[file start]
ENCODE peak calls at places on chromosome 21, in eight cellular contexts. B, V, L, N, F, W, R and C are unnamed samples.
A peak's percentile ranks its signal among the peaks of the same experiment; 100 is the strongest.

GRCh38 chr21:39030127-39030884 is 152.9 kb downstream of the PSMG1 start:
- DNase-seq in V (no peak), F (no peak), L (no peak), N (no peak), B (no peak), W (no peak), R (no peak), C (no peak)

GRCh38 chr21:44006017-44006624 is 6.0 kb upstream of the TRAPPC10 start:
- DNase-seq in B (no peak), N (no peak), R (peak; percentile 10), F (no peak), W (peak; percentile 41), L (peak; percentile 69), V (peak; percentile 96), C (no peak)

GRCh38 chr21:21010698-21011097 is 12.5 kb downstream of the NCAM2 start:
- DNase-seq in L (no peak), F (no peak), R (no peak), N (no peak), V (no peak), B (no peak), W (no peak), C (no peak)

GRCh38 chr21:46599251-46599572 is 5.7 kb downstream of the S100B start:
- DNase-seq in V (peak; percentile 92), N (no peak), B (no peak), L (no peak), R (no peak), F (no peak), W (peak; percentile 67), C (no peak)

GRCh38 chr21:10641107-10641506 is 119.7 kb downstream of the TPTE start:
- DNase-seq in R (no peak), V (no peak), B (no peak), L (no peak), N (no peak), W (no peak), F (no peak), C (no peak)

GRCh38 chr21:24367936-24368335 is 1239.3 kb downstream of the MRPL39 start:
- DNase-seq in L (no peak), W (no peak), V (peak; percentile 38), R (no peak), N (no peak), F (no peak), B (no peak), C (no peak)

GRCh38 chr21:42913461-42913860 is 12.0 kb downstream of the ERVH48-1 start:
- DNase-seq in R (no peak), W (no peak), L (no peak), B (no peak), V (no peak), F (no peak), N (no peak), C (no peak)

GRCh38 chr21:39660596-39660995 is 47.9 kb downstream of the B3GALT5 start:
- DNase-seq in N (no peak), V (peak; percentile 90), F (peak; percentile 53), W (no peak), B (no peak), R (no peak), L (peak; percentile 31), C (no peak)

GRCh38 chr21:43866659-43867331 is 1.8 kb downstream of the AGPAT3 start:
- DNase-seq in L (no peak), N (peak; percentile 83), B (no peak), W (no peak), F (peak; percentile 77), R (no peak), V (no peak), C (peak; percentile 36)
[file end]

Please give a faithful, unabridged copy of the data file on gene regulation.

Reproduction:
ENCODE peak calls at places on chromosome 21, in eight cellular contexts. B, V, L, N, F, W, R and C are unnamed samples.
A peak's percentile ranks its signal among the peaks of the same experiment; 100 is the strongest.

GRCh38 chr21:39030127-39030884 is 152.9 kb downstream of the PSMG1 start:
- DNase-seq in V (no peak), F (no peak), L (no peak), N (no peak), B (no peak), W (no peak), R (no peak), C (no peak)

GRCh38 chr21:44006017-44006624 is 6.0 kb upstream of the TRAPPC10 start:
- DNase-seq in B (no peak), N (no peak), R (peak; percentile 10), F (no peak), W (peak; percentile 41), L (peak; percentile 69), V (peak; percentile 96), C (no peak)

GRCh38 chr21:21010698-21011097 is 12.5 kb downstream of the NCAM2 start:
- DNase-seq in L (no peak), F (no peak), R (no peak), N (no peak), V (no peak), B (no peak), W (no peak), C (no peak)

GRCh38 chr21:46599251-46599572 is 5.7 kb downstream of the S100B start:
- DNase-seq in V (peak; percentile 92), N (no peak), B (no peak), L (no peak), R (no peak), F (no peak), W (peak; percentile 67), C (no peak)

GRCh38 chr21:10641107-10641506 is 119.7 kb downstream of the TPTE start:
- DNase-seq in R (no peak), V (no peak), B (no peak), L (no peak), N (no peak), W (no peak), F (no peak), C (no peak)

GRCh38 chr21:24367936-24368335 is 1239.3 kb downstream of the MRPL39 start:
- DNase-seq in L (no peak), W (no peak), V (peak; percentile 38), R (no peak), N (no peak), F (no peak), B (no peak), C (no peak)

GRCh38 chr21:42913461-42913860 is 12.0 kb downstream of the ERVH48-1 start:
- DNase-seq in R (no peak), W (no peak), L (no peak), B (no peak), V (no peak), F (no peak), N (no peak), C (no peak)

GRCh38 chr21:39660596-39660995 is 47.9 kb downstream of the B3GALT5 start:
- DNase-seq in N (no peak), V (peak; percentile 90), F (peak; percentile 53), W (no peak), B (no peak), R (no peak), L (peak; percentile 31), C (no peak)

GRCh38 chr21:43866659-43867331 is 1.8 kb downstream of the AGPAT3 start:
- DNase-seq in L (no peak), N (peak; percentile 83), B (no peak), W (no peak), F (peak; percentile 77), R (no peak), V (no peak), C (peak; percentile 36)